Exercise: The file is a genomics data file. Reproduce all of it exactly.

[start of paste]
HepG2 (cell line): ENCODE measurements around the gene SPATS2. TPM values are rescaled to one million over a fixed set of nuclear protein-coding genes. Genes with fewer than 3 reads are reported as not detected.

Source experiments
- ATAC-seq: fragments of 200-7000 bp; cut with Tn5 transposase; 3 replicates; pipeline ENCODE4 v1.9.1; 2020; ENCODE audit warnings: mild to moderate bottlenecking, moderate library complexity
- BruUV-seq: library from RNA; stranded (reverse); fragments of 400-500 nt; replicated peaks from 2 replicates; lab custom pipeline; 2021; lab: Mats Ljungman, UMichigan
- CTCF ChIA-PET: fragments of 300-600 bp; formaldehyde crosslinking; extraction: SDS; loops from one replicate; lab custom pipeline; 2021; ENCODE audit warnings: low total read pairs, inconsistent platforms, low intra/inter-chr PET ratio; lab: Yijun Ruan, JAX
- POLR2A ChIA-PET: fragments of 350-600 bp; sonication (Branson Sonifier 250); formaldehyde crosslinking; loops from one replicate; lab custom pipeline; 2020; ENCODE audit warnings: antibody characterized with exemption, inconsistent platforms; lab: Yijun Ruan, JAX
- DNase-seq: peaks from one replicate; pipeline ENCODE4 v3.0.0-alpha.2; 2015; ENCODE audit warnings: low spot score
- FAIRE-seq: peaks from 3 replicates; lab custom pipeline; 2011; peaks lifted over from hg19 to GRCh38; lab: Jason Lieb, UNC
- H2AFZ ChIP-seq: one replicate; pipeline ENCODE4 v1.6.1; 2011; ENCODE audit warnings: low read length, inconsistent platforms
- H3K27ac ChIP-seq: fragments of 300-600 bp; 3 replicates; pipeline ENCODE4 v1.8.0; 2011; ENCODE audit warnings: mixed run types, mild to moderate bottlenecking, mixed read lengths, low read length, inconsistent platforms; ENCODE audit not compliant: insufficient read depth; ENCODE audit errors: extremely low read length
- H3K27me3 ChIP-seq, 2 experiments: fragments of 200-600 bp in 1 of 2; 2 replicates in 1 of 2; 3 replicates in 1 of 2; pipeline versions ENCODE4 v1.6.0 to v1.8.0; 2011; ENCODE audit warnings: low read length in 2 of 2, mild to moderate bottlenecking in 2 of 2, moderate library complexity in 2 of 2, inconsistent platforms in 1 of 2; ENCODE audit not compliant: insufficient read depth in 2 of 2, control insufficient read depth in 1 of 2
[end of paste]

HepG2 (cell line): ENCODE measurements around the gene SPATS2. TPM values are rescaled to one million over a fixed set of nuclear protein-coding genes. Genes with fewer than 3 reads are reported as not detected.

Source experiments
- ATAC-seq: fragments of 200-7000 bp; cut with Tn5 transposase; 3 replicates; pipeline ENCODE4 v1.9.1; 2020; ENCODE audit warnings: mild to moderate bottlenecking, moderate library complexity
- BruUV-seq: library from RNA; stranded (reverse); fragments of 400-500 nt; replicated peaks from 2 replicates; lab custom pipeline; 2021; lab: Mats Ljungman, UMichigan
- CTCF ChIA-PET: fragments of 300-600 bp; formaldehyde crosslinking; extraction: SDS; loops from one replicate; lab custom pipeline; 2021; ENCODE audit warnings: low total read pairs, inconsistent platforms, low intra/inter-chr PET ratio; lab: Yijun Ruan, JAX
- POLR2A ChIA-PET: fragments of 350-600 bp; sonication (Branson Sonifier 250); formaldehyde crosslinking; loops from one replicate; lab custom pipeline; 2020; ENCODE audit warnings: antibody characterized with exemption, inconsistent platforms; lab: Yijun Ruan, JAX
- DNase-seq: peaks from one replicate; pipeline ENCODE4 v3.0.0-alpha.2; 2015; ENCODE audit warnings: low spot score
- FAIRE-seq: peaks from 3 replicates; lab custom pipeline; 2011; peaks lifted over from hg19 to GRCh38; lab: Jason Lieb, UNC
- H2AFZ ChIP-seq: one replicate; pipeline ENCODE4 v1.6.1; 2011; ENCODE audit warnings: low read length, inconsistent platforms
- H3K27ac ChIP-seq: fragments of 300-600 bp; 3 replicates; pipeline ENCODE4 v1.8.0; 2011; ENCODE audit warnings: mixed run types, mild to moderate bottlenecking, mixed read lengths, low read length, inconsistent platforms; ENCODE audit not compliant: insufficient read depth; ENCODE audit errors: extremely low read length
- H3K27me3 ChIP-seq, 2 experiments: fragments of 200-600 bp in 1 of 2; 2 replicates in 1 of 2; 3 replicates in 1 of 2; pipeline versions ENCODE4 v1.6.0 to v1.8.0; 2011; ENCODE audit warnings: low read length in 2 of 2, mild to moderate bottlenecking in 2 of 2, moderate library complexity in 2 of 2, inconsistent platforms in 1 of 2; ENCODE audit not compliant: insufficient read depth in 2 of 2, control insufficient read depth in 1 of 2